Sarah Armstrong-Smith, who was listed as one of the Top 15 Inspirational Women in Tech, sat down in this exclusive interview to reflect on her career in cyber security. As a leader in her field, Sarah was on the frontline of the Millenium Bug and is currently the Chief Security Advisor for Microsoft. Hear from Sarah Armstrong-Smith, a true cyber security expert, in this exciting interview. 

Who or what inspired you to pursue a career in cyber security?

“I’ve been working in the technology environment for over 20 years now, and I chase this back to sort of 1999 – all those many years ago! I was actually working for a water utility company on the Millennium Bug or Year 2000 programme, and many companies were on really large transformation programmes to recode a lot of their computers and servers.  

“The theory was, at the stroke of midnight, a number of computers and servers would melt down, because of the way that the year ‘2000’ was actually coded into a number of different systems.

“And really, for me, from a young age, I’ve always been driven to keep asking ‘why’ and ask abundant questions: ‘what if the systems go down?’, ‘what if we can’t get people to work?’, ‘what if what if’ – all these types of things. And I didn’t really understand at the time that what I was looking at was business continuity. For me, it just felt like common sense to keep asking these ‘what if’ questions. I always look at that as the point where I started my career.”

What is the biggest cyber threat businesses face and what can they do about it?

“It’s very interesting. We think about cyber criminals and the type of attackers, and they’re inherently opportunistic – they absolutely love a crisis. And what a crisis we’ve seen over the last 12 to 18 months! So, they’re really taking advantage of this. 

“We’ve seen a massive increase of phishing attacks, or really preying on people’s fears and emotions. So, they pretend to be your bank, they might pretend to be just offering support. They might pretend to be a charity and those types of things.

“It’s really trying to fool you into a false sense of security, to try to get you to give up credentials or click on links. We’ve also seen a massive increase with regards to ransomware, specifically targeting healthcare or other critical infrastructure. I think what’s been interesting to us is there’s almost no company is out of bounds – they’re small, large enterprises, these frontline services.

“And even to us, it was quite shocking. You’d think, ‘surely in the middle of a pandemic, you wouldn’t attack a hospital, you wouldn’t attack the emergency services.’ But they did, particularly when we’re talking about ransomware, because they feel that they’re more likely to pay if they’re being backed into a corner. 

“I think there’s a real psychology behind the way that cyber criminals act and the way that they take advantage of the situation. It’s important that we’re mindful with regards to what’s going on and how these changing tactics and techniques are going to continue to evolve.

“It really comes back to that kind of business continuity, which means constantly asking questions: ‘what if somebody could get access to our systems? What if somebody could disrupt our services? What if someone could get access to our data? If that data is leaked, what’s the impact of that? And therefore, where do I put my priorities?’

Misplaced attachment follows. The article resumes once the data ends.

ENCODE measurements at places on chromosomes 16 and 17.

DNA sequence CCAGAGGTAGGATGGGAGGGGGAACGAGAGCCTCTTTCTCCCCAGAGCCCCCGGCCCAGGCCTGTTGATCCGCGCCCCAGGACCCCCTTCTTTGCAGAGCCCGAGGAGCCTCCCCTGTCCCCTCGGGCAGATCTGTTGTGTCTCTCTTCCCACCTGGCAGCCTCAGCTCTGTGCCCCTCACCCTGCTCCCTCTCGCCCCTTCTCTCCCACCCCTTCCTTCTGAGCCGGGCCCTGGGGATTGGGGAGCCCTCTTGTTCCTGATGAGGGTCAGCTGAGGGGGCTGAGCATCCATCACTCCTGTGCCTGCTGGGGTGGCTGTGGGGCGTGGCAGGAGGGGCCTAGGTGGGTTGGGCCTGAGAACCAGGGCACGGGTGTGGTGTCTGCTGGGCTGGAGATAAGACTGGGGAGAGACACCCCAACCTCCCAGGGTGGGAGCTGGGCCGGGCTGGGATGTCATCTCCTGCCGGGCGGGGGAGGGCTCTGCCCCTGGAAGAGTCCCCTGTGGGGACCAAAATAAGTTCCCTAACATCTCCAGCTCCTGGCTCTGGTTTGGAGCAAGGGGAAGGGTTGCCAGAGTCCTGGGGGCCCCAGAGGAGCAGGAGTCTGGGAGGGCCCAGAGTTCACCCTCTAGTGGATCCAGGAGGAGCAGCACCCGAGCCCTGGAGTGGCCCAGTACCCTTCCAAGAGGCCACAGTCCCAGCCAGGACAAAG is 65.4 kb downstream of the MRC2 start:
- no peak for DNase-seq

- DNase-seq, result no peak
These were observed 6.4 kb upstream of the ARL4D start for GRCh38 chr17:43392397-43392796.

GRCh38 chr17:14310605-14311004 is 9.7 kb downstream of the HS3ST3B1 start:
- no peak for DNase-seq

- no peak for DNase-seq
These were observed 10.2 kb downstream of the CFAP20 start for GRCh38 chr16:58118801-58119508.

“So, we’re no longer just talking about cyber security in. We have to think again and have more of a holistic response, where we’re thinking about ‘if we have these types of incidents, what’s the business doing?’ It’s very much about thinking much wider.”

How can businesses keep up with rapid digital transformation?

“I think it’s important to reflect on the fact that security is intrinsic to almost every business, particularly when we’re talking about digital. So, we really need to think much wider, much broader. 

“As we’ve talked about, really with a global pandemic, many companies are really evaluating their business models, their working practices. They’re asking, ‘what happens next?’ Do we all go back to the office? Do we continue to work remotely? The reality is we’re going to work in this hybrid environment, where people have more choices about where they work from, what type of devices they use. 

“And that ability to embrace the Cloud is really important because it enables them to try proof of concepts, new designs, spin up projects very, very quickly, which they might not have been able to do previously because of the time it takes to procure servers and storage and spin up projects and all of these types of things. 

“So, it really comes down to speed and scale, and that’s really one of the benefits of the Cloud. It’s really about taking advantage of all of these different things that are available, and just really explore. 

“I think that’s the bit I love, really. We’re talking a lot about being agile, which is the ‘fail fast, fail often’ philosophy, which is if you want to try something new, if you want to have these innovative projects, try it out, get some insight, run some analytics, and it doesn’t work? Close it down.

“I think that’s where the agility and the flexibility of this kind of the digital transformation is, it enables companies and even individuals to experiment a lot more.”

This exclusive interview with Sarah Armstrong-Smith was conducted by Mark Matthews.